By Benjamin Villanti
By Benjamin Villanti
Morocco World News
New York, Oct 30, 2012
Appearing before reporters Monday in Moscow, the Joint Special Representative, Lakhdar Brahimi acknowledged the failure of his latest efforts to obtain a cease-fire during the Eid Al-Adha holiday, the most recent hope of the international community to stem the violence in Syria.
“There was no pause and the people of Syria haven’t spent quiet days during the Eid,” stated Brahimi, while standing next to Russian Foreign Minister Sergey Lavrov following his talks with the Russian official.
Brahimi explained that he preferred to characterize his latest effort as having been an appeal for “a pause” in the fighting during the holiday and “not a truce or ceasefire,” which he has previously stressed might then provide an opportunity to build on for a more substantive halt in violence. “I am terribly sorry … that this appeal has not been heard at the level we hoped,” said Brahimi.
During his remarks to the press, Brahimi repeated his view that “Syria needs a real transition” and “not cosmetic reforms.”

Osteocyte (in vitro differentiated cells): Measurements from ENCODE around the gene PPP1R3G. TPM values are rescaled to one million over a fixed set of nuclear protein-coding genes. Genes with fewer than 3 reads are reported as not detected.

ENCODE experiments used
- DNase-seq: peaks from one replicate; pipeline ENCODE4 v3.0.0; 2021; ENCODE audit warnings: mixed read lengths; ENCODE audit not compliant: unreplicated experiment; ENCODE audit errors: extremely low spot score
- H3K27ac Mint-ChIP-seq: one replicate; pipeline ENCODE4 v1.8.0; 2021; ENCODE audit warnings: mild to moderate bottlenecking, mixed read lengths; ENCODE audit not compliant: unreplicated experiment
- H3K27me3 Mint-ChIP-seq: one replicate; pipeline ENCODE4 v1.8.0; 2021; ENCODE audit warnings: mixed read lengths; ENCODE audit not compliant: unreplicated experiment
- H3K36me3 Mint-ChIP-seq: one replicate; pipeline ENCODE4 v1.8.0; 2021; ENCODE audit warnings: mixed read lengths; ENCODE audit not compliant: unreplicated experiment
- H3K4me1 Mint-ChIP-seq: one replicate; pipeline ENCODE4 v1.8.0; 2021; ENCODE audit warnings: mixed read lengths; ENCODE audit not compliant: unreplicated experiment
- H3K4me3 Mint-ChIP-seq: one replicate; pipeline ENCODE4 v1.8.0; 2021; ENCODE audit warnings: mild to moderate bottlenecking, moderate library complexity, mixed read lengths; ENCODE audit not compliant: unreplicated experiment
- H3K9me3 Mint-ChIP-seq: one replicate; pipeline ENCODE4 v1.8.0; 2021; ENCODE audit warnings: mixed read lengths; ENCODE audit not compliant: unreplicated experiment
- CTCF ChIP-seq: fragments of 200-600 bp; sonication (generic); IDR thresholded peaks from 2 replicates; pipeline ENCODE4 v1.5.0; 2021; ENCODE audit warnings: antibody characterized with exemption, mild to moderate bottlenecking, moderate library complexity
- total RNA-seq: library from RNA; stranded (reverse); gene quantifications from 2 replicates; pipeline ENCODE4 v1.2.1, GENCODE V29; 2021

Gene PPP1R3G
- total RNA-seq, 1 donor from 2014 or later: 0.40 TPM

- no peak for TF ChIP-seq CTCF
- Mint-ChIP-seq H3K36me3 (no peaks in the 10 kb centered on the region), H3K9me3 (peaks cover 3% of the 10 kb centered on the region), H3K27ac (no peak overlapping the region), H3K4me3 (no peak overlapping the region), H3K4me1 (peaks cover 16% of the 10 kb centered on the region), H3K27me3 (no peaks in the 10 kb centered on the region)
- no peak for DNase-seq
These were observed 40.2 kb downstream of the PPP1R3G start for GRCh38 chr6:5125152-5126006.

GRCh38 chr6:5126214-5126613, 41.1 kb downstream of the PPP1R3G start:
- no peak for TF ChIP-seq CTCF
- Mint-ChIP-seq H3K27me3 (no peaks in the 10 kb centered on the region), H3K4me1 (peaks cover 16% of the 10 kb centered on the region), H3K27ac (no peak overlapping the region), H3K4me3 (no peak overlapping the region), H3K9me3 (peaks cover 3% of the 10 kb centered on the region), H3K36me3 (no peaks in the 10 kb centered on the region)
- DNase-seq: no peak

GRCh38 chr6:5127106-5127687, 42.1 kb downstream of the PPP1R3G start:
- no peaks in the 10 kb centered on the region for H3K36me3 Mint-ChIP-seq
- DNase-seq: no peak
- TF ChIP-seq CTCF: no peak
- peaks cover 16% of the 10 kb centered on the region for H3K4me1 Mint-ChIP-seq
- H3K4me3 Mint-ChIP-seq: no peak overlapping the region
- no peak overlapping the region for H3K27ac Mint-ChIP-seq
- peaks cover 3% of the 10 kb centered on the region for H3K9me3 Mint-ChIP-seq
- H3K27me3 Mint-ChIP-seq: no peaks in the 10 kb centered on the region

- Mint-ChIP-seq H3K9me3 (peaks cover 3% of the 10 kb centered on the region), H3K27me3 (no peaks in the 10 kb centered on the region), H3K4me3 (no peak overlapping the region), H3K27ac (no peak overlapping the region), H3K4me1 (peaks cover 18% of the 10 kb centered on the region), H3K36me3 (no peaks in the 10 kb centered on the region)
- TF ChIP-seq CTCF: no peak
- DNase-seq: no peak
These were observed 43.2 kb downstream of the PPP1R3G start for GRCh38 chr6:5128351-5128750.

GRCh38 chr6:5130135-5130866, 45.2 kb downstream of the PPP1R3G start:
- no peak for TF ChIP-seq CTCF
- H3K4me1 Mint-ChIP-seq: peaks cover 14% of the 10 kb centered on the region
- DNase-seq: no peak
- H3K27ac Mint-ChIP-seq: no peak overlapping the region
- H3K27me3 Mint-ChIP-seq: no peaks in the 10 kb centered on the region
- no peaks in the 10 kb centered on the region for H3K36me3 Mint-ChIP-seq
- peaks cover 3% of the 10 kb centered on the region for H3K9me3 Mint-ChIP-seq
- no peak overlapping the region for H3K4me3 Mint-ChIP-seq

The term ‘transition’ has come to mean from the view of UN officials and western countries that Assad should not remain part of a future Syrian government. Brahimi revealed little how this outcome should be achieved based on his conversations with the Russians, who have resisted any approach that prejudges the fate of the Syrian president, other than saying that he and Lavrov engaged “substantively.”
The UN and Arab League mediator, once again, rebuffed as inaccurate news reports from two weeks ago that he has been preparing to propose a UN peacekeeping operation. He characterized these as having cited contingency planning that the UN Department of Peacekeeping Operations conducts in order for UN officials and the Security Council to have a variety of options depending on developments on the ground.
In his remarks, Brahimi noted ironically that among the few areas that the two sides are in agreement is that they both reject that they are in a civil war. According to Brahimi the government still claims it is fighting terrorists and the opposition says that it is fighting in self-defense.
“It is indeed a civil war,” said Brahimi. The Joint Special Representative cited a recent news story he had seen, in which a Syrian mother claimed that one of her sons is fighting in the regular Syrian army and her other son is a member of the Free Syrian Army. “If that is not a civil war, I don’t know what is,” said Brahimi.
Despite the failure of this latest diplomatic push, Brahimi stressed that he would not let it deter his efforts. “We shall continue to work as hard as we possibly can,” he stated.
According to news reports, Brahimi was scheduled to arrive in Beijing Tuesday for two days of talks with Chinese officials.